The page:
The law was passed unanimously at the Thai National Legislative Assembly by a vote of 166-0 with 13 abstentions.
These changes will legalise the production, import, export, possession and use of cannabis and kratom products for medical purposes.
The change is the first "baby step" to shifting rather archaic laws concerning weed in Southeast Asia, which now sees the death penalty attached to trafficking in some neighboring countries.
Lawmaker Somchai Sawangkarn said the passing of an amendment to allow medical marijuana in the country "could be considered as a New Year gift to Thais".
The junta-appointed parliament in Thailand, a country which until the 1930s had a tradition of using marijuana to relieve pain and fatigue, voted to amend the Narcotic Act of 1979 in an extra parliamentary session handling a rush of bills before the New Year's holidays.
Though many countries have eased up law to use cannabis for medicinal purposes, Canada, Uruguay and South Africa are the only 3 countries where the use of recreational cannabis is legal.
Before this pro-pot political wave, there had been little tolerance for marijuana in Southeast Asia.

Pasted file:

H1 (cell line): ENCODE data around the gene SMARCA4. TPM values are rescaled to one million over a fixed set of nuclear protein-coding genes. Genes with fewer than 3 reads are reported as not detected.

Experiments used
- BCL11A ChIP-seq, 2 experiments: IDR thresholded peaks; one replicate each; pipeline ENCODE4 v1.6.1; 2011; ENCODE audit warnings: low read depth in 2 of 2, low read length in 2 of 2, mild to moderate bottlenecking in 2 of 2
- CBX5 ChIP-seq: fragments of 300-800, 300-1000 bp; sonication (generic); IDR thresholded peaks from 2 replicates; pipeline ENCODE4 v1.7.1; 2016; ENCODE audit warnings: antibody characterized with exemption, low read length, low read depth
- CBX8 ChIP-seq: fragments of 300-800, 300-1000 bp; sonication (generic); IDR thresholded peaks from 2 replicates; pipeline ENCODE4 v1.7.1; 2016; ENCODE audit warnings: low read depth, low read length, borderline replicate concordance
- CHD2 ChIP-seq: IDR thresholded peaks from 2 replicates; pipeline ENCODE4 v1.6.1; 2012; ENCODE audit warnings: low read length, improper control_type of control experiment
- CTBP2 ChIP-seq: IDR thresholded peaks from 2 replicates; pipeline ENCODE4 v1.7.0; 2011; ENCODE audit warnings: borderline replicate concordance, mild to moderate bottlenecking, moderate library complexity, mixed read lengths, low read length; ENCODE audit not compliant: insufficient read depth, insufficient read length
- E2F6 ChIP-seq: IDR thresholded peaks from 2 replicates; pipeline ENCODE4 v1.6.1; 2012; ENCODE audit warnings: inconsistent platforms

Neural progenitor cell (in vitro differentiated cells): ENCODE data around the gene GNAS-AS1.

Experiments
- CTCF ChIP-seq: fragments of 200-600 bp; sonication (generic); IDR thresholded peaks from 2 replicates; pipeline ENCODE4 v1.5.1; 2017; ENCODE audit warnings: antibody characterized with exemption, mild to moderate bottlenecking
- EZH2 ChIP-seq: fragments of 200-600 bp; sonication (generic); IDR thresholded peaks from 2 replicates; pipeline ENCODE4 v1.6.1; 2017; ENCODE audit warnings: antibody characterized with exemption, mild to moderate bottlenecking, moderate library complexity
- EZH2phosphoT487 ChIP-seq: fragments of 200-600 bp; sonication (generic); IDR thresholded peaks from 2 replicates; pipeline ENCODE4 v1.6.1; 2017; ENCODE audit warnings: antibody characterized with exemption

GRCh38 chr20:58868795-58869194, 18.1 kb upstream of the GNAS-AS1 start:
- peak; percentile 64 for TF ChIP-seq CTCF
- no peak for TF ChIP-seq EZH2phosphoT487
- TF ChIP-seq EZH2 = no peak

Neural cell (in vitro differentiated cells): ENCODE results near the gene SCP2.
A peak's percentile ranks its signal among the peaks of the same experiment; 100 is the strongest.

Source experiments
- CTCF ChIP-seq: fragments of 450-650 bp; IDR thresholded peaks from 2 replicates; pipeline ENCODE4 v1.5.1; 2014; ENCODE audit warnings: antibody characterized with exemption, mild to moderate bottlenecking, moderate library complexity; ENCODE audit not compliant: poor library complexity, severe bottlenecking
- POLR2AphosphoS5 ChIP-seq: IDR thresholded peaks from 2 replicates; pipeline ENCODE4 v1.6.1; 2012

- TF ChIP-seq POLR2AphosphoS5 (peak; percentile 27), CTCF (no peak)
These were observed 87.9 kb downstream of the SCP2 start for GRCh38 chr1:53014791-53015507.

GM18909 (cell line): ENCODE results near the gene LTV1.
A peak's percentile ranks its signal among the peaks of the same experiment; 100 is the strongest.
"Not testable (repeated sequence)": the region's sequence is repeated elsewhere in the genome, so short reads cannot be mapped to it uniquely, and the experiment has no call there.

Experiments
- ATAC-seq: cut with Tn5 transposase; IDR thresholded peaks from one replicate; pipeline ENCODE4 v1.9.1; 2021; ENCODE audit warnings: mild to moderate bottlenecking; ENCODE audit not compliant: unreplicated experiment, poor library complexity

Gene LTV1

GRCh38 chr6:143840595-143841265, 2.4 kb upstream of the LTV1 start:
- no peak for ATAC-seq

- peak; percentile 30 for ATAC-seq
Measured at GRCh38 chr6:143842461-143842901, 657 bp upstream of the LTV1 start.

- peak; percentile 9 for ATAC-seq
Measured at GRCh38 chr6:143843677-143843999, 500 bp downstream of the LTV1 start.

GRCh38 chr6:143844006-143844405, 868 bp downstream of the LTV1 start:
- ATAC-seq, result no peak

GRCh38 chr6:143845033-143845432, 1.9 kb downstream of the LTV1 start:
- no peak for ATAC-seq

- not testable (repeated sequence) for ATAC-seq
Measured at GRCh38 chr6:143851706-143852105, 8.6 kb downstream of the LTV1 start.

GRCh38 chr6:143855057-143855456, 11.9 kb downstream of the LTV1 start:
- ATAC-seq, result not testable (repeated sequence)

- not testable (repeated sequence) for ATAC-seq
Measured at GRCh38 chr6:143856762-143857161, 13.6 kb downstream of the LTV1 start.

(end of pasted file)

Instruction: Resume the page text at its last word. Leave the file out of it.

Southeast Asia is known for having some of the harshest anti-drug laws in the entire world, and drug dealers can often be subject to the death penalty. The Malaysian Prime Minister, Mahathir Mohamad, said that the sentence should be reviewed.
It added that despite being classified as an illegal drug, many patients have used cannabis to treat their diseases.
The main controversy surrounding marijuana in Thailand involved patent requests by foreign firms that could allow them to dominate the market, making for more hard access for Thai patients and researchers.
Cannabis is legal for recreational use under many USA jurisdictions, and was recently made available on prescription via the U.K. National Health Service.
This military drafted a national Constitution, which calls for Parliamentary elections early next year.
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